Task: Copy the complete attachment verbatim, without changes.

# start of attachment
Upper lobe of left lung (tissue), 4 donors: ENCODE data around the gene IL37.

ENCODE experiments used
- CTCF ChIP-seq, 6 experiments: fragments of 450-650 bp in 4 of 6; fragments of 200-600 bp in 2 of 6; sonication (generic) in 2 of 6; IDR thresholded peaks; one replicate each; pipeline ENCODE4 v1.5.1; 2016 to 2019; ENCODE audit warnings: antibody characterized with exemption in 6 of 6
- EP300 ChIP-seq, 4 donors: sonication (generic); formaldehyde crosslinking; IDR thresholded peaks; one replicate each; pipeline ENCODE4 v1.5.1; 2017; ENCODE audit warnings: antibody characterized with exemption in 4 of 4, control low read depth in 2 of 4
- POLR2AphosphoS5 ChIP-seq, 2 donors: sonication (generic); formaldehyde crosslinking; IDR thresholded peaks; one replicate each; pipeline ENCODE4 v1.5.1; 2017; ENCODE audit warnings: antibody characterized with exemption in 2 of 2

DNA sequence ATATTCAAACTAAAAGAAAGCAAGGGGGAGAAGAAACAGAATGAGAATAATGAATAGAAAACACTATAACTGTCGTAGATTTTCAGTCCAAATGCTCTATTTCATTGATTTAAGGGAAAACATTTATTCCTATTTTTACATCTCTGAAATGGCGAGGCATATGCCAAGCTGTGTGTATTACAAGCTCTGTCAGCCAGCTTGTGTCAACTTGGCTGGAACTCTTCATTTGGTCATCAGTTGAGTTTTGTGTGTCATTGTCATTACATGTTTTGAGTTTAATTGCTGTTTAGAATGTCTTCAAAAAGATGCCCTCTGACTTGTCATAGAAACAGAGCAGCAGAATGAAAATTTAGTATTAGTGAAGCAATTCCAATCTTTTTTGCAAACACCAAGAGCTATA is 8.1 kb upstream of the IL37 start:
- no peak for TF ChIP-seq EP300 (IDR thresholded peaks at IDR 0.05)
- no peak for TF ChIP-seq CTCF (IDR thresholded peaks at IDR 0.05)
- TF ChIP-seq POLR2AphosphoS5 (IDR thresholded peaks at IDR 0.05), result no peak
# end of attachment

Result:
Upper lobe of left lung (tissue), 4 donors: ENCODE data around the gene IL37.

ENCODE experiments used
- CTCF ChIP-seq, 6 experiments: fragments of 450-650 bp in 4 of 6; fragments of 200-600 bp in 2 of 6; sonication (generic) in 2 of 6; IDR thresholded peaks; one replicate each; pipeline ENCODE4 v1.5.1; 2016 to 2019; ENCODE audit warnings: antibody characterized with exemption in 6 of 6
- EP300 ChIP-seq, 4 donors: sonication (generic); formaldehyde crosslinking; IDR thresholded peaks; one replicate each; pipeline ENCODE4 v1.5.1; 2017; ENCODE audit warnings: antibody characterized with exemption in 4 of 4, control low read depth in 2 of 4
- POLR2AphosphoS5 ChIP-seq, 2 donors: sonication (generic); formaldehyde crosslinking; IDR thresholded peaks; one replicate each; pipeline ENCODE4 v1.5.1; 2017; ENCODE audit warnings: antibody characterized with exemption in 2 of 2

DNA sequence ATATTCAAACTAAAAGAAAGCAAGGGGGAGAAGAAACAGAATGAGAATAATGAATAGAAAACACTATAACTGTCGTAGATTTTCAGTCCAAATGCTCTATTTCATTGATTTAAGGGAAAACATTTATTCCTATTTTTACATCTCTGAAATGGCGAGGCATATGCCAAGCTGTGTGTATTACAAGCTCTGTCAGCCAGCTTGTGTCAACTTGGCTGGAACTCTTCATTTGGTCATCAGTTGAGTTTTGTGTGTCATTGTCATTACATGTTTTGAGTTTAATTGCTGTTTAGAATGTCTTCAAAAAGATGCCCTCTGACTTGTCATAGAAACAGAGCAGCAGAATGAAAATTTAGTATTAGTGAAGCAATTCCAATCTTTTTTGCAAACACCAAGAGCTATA is 8.1 kb upstream of the IL37 start:
- no peak for TF ChIP-seq EP300 (IDR thresholded peaks at IDR 0.05)
- no peak for TF ChIP-seq CTCF (IDR thresholded peaks at IDR 0.05)
- TF ChIP-seq POLR2AphosphoS5 (IDR thresholded peaks at IDR 0.05), result no peak